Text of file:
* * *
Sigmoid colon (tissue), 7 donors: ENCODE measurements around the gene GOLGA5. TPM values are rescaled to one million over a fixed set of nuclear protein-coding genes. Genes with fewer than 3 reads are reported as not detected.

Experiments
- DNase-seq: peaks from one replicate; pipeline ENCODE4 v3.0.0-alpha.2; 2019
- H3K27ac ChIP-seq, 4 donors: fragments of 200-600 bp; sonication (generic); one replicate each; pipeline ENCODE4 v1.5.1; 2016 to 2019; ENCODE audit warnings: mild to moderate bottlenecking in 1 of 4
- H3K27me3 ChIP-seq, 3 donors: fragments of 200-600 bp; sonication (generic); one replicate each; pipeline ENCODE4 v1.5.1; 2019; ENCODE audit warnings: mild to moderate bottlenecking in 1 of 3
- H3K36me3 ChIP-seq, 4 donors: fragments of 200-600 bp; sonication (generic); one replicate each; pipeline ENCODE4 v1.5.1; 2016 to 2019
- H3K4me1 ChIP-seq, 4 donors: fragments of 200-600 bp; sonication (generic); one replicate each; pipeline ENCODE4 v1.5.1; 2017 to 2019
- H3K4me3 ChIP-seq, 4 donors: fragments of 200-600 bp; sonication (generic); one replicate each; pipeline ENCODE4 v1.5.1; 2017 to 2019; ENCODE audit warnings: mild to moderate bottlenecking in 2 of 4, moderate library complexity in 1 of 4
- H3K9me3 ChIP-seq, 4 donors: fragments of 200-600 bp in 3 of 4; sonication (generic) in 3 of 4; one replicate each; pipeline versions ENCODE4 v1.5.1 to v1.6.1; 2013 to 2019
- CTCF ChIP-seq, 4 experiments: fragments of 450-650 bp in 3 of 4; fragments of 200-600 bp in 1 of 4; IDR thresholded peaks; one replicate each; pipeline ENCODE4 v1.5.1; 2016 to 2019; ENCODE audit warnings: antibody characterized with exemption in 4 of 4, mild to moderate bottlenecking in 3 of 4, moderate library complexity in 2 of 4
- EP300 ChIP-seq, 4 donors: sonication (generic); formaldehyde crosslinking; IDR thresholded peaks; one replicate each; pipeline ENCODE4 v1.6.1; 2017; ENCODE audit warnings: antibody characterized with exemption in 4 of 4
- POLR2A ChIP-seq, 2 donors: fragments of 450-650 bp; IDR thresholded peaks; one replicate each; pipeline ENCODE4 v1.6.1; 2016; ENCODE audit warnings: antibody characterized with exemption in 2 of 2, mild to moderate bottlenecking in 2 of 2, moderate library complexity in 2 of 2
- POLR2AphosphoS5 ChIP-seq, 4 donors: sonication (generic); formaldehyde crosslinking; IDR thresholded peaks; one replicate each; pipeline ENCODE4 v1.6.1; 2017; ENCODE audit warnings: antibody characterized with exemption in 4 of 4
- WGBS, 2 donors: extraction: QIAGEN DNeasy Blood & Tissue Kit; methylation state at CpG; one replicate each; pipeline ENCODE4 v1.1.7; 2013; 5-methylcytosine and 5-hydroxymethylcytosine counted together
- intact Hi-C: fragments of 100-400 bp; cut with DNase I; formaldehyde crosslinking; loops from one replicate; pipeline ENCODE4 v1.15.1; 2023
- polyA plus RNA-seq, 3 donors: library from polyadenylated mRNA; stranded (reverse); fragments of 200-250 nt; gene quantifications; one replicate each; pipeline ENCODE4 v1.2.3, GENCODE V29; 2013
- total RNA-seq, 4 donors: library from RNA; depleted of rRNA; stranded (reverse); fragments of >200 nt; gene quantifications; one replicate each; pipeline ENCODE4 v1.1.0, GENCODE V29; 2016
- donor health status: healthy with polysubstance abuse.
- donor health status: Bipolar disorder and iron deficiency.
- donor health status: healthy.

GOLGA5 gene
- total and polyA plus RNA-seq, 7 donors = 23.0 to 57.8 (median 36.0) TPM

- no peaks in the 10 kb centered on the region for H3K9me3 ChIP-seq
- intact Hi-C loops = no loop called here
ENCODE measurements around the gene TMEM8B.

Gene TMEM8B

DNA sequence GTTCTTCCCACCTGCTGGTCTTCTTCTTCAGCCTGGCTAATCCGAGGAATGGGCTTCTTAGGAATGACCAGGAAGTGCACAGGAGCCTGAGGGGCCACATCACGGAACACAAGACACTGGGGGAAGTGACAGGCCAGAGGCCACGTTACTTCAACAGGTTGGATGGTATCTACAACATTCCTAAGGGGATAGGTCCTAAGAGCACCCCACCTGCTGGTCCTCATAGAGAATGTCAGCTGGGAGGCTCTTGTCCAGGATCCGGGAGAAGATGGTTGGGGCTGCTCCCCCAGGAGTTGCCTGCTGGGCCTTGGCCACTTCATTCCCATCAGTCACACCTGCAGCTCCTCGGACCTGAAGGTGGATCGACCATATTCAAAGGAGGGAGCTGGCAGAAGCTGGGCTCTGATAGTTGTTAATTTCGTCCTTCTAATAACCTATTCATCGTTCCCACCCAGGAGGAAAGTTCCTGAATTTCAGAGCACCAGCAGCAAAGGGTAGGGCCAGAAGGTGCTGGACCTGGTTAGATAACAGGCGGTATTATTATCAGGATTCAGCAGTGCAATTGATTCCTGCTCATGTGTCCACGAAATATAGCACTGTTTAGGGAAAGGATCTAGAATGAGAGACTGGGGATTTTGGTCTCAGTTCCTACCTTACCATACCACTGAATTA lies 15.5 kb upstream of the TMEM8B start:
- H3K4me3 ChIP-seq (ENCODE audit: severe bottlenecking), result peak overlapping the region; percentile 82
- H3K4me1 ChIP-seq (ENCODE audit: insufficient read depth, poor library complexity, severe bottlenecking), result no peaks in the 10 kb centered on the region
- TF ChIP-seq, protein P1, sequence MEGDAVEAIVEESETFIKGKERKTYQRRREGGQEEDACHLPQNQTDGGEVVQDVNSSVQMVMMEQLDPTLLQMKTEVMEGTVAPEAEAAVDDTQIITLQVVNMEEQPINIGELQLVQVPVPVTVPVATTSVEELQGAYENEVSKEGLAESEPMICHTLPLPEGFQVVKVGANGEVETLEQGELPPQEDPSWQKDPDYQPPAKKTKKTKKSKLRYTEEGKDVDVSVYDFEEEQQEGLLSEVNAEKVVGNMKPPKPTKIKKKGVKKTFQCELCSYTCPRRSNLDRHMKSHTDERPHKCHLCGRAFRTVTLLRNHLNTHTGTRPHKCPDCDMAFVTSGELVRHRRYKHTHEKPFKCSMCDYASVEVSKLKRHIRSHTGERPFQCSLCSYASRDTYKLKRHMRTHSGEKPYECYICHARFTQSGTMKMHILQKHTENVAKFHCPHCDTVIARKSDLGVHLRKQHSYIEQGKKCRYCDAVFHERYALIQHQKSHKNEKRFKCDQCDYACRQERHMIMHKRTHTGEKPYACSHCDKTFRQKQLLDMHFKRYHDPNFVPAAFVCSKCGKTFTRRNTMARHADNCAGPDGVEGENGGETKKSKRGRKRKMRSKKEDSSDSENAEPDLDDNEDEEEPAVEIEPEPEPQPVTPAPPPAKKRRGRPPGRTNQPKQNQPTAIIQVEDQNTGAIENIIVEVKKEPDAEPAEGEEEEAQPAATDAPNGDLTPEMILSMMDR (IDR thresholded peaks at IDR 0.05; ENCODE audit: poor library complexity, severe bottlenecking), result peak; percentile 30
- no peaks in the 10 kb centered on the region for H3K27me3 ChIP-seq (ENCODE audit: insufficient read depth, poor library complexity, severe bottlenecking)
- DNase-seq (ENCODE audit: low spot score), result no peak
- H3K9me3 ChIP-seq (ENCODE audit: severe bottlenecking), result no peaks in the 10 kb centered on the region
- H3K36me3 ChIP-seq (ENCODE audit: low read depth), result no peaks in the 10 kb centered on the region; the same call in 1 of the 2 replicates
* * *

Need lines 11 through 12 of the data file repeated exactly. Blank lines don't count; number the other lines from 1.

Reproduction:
- EP300 ChIP-seq, 4 donors: sonication (generic); formaldehyde crosslinking; IDR thresholded peaks; one replicate each; pipeline ENCODE4 v1.6.1; 2017; ENCODE audit warnings: antibody characterized with exemption in 4 of 4
- POLR2A ChIP-seq, 2 donors: fragments of 450-650 bp; IDR thresholded peaks; one replicate each; pipeline ENCODE4 v1.6.1; 2016; ENCODE audit warnings: antibody characterized with exemption in 2 of 2, mild to moderate bottlenecking in 2 of 2, moderate library complexity in 2 of 2